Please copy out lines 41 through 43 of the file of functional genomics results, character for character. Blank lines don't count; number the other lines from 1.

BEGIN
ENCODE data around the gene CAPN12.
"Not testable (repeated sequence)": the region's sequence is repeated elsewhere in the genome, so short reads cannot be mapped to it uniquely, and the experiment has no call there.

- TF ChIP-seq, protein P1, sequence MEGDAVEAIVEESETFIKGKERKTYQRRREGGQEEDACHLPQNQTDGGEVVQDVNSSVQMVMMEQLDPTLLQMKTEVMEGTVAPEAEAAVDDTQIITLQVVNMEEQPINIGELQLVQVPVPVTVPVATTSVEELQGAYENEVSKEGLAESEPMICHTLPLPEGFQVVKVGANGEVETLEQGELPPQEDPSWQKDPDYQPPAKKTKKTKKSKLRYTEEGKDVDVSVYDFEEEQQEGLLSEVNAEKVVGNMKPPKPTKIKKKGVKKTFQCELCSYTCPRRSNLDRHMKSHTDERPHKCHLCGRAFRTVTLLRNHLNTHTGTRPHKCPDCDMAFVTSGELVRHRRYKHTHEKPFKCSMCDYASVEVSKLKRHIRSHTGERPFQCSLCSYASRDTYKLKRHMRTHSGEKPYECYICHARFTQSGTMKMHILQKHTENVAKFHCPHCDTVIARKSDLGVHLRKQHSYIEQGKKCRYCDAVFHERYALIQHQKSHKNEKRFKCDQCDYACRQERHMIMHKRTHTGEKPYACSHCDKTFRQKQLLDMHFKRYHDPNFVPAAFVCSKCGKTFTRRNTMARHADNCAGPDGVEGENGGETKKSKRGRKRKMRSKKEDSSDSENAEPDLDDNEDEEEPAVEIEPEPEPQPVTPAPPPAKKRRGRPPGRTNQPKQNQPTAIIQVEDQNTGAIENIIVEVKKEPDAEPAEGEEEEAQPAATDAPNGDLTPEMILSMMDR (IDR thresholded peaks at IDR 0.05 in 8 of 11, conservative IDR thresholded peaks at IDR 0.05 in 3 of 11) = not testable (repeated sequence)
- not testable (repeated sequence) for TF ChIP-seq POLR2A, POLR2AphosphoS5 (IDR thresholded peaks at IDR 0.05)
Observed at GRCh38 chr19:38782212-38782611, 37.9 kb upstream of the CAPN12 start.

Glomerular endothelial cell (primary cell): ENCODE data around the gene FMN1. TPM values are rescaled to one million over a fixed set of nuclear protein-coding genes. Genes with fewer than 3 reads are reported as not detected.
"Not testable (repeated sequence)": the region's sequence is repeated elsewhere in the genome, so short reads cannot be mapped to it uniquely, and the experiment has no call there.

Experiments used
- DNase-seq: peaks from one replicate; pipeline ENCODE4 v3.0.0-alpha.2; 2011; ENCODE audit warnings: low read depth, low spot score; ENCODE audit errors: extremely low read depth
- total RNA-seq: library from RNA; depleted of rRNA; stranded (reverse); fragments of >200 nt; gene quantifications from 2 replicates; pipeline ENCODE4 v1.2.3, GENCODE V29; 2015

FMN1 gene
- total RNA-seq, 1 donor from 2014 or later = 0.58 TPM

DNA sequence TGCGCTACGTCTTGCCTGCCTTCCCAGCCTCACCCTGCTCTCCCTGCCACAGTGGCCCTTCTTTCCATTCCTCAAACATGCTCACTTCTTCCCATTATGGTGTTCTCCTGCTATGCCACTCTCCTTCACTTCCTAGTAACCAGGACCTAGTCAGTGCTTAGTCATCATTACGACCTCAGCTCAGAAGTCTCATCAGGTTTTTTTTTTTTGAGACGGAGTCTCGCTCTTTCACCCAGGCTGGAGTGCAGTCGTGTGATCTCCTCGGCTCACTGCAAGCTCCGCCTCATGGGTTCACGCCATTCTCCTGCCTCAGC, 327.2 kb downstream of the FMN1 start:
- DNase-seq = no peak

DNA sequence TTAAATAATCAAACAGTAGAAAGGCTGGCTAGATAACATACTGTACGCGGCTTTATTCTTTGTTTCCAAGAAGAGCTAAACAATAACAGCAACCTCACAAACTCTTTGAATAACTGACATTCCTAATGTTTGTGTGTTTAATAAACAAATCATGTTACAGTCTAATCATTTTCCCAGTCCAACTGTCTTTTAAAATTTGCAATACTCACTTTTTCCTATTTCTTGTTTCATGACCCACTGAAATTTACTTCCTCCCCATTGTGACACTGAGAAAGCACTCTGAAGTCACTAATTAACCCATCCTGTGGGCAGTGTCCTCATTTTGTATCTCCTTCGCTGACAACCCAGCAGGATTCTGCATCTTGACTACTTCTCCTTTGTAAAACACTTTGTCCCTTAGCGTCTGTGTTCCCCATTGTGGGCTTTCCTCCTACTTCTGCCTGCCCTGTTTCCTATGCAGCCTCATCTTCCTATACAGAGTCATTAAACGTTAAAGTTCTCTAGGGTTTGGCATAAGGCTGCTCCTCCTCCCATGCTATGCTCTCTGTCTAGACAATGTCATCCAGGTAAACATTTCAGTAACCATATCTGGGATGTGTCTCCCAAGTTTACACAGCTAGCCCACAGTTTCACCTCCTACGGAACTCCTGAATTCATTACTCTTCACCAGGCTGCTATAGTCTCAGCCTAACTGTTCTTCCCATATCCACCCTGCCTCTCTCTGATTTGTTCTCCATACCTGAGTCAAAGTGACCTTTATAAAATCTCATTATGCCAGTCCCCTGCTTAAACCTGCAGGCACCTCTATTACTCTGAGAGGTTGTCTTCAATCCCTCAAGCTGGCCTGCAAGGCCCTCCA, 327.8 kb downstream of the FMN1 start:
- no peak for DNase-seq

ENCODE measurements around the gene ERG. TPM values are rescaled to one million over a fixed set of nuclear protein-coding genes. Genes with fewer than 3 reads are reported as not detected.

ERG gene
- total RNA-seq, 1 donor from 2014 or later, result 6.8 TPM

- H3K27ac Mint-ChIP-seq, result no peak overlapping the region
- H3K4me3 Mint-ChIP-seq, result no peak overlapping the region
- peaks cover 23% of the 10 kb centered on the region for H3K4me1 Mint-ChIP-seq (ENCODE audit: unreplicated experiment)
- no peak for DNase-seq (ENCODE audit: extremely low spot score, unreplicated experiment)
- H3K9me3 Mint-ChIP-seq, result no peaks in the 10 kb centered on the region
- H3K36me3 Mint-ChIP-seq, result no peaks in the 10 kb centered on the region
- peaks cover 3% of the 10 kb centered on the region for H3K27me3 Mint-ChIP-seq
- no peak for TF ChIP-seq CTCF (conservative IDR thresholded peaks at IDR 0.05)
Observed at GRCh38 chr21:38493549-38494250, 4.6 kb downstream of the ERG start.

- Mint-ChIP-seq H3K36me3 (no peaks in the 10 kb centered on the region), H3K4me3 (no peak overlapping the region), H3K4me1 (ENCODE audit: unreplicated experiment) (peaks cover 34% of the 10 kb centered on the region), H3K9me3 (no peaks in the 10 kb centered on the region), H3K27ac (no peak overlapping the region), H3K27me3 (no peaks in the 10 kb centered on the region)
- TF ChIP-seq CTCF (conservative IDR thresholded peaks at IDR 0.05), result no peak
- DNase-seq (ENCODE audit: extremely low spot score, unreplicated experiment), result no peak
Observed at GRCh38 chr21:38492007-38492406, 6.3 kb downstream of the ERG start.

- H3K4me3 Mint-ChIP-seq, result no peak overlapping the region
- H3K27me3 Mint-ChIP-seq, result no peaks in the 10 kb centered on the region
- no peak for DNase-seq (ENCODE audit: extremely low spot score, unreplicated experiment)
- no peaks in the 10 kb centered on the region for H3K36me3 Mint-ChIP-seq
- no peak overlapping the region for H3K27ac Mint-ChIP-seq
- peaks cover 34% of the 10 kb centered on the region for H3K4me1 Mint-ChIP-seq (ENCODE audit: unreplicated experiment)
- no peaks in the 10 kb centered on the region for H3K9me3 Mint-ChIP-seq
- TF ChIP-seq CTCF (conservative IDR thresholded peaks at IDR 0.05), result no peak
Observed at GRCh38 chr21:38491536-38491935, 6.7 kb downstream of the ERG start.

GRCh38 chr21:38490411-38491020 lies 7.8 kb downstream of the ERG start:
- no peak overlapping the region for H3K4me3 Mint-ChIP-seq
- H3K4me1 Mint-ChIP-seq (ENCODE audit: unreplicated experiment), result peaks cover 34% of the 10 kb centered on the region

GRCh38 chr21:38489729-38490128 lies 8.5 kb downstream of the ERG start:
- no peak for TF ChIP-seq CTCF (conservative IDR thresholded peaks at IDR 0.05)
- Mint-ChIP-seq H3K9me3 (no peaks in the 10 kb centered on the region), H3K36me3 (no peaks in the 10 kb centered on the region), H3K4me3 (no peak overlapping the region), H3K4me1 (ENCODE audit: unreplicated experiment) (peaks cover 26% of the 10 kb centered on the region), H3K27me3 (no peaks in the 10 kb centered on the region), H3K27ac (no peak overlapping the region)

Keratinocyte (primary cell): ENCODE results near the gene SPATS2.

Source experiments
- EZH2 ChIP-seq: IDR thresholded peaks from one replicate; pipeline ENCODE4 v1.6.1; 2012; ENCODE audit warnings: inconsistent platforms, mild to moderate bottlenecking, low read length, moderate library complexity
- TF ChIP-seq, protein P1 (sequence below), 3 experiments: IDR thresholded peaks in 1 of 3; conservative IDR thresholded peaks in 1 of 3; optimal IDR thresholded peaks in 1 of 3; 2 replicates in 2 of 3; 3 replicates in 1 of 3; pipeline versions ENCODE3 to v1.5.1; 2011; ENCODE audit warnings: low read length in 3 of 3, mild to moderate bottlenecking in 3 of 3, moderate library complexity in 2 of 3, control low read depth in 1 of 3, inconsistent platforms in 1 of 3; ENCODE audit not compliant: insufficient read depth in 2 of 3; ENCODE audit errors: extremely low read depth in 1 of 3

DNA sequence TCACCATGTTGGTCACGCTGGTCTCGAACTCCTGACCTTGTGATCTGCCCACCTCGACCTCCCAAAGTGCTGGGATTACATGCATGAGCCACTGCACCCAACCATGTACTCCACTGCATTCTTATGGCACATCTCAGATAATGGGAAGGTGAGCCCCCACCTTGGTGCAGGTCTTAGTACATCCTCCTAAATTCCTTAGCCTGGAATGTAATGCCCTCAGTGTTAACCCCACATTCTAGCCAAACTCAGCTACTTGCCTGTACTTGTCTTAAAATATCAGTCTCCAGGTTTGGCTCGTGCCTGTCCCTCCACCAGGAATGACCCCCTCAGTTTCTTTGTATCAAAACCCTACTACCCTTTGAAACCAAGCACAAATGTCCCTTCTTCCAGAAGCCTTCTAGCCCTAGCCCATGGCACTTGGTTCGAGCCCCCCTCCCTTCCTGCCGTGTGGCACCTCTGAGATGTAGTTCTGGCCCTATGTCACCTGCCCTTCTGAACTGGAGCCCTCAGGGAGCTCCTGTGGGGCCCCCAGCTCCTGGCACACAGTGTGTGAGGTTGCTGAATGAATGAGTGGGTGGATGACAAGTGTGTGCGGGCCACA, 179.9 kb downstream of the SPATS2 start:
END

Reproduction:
Observed at GRCh38 chr21:38491536-38491935, 6.7 kb downstream of the ERG start.

GRCh38 chr21:38490411-38491020 lies 7.8 kb downstream of the ERG start:
- no peak overlapping the region for H3K4me3 Mint-ChIP-seq